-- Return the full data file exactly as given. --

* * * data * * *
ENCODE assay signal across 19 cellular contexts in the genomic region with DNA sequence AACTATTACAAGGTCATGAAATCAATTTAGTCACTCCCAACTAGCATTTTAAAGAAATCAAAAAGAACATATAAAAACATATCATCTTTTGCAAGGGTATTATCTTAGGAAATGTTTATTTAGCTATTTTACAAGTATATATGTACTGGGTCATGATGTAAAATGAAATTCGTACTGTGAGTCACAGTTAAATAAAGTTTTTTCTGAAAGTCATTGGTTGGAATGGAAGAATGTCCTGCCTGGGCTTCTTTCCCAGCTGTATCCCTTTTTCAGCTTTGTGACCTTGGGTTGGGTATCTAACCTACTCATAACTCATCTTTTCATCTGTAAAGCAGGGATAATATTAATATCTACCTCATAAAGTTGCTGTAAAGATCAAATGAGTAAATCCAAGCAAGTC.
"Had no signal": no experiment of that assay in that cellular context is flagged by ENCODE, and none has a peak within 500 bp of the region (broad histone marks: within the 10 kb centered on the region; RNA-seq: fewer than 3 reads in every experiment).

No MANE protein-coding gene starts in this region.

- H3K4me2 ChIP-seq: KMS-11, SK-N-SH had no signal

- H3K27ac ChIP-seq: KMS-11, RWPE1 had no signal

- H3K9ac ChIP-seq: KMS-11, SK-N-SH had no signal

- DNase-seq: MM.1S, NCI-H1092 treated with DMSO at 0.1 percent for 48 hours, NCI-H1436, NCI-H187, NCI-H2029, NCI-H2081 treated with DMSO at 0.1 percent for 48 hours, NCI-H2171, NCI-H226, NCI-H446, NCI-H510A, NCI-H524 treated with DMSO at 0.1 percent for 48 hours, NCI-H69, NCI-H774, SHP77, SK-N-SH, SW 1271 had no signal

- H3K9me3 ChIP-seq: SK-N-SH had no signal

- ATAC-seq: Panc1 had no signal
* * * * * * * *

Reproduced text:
ENCODE assay signal across 19 cellular contexts in the genomic region with DNA sequence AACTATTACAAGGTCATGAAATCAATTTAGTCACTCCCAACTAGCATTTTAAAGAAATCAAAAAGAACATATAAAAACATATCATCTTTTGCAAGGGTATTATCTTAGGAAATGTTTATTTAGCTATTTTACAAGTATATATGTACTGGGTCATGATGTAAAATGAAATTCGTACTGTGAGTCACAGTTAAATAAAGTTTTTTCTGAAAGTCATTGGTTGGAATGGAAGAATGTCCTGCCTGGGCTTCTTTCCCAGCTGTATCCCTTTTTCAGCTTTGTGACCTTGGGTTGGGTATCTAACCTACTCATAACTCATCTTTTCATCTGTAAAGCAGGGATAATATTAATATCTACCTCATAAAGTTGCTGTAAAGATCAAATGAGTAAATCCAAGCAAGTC.
"Had no signal": no experiment of that assay in that cellular context is flagged by ENCODE, and none has a peak within 500 bp of the region (broad histone marks: within the 10 kb centered on the region; RNA-seq: fewer than 3 reads in every experiment).

No MANE protein-coding gene starts in this region.

- H3K4me2 ChIP-seq: KMS-11, SK-N-SH had no signal

- H3K27ac ChIP-seq: KMS-11, RWPE1 had no signal

- H3K9ac ChIP-seq: KMS-11, SK-N-SH had no signal

- DNase-seq: MM.1S, NCI-H1092 treated with DMSO at 0.1 percent for 48 hours, NCI-H1436, NCI-H187, NCI-H2029, NCI-H2081 treated with DMSO at 0.1 percent for 48 hours, NCI-H2171, NCI-H226, NCI-H446, NCI-H510A, NCI-H524 treated with DMSO at 0.1 percent for 48 hours, NCI-H69, NCI-H774, SHP77, SK-N-SH, SW 1271 had no signal

- H3K9me3 ChIP-seq: SK-N-SH had no signal

- ATAC-seq: Panc1 had no signal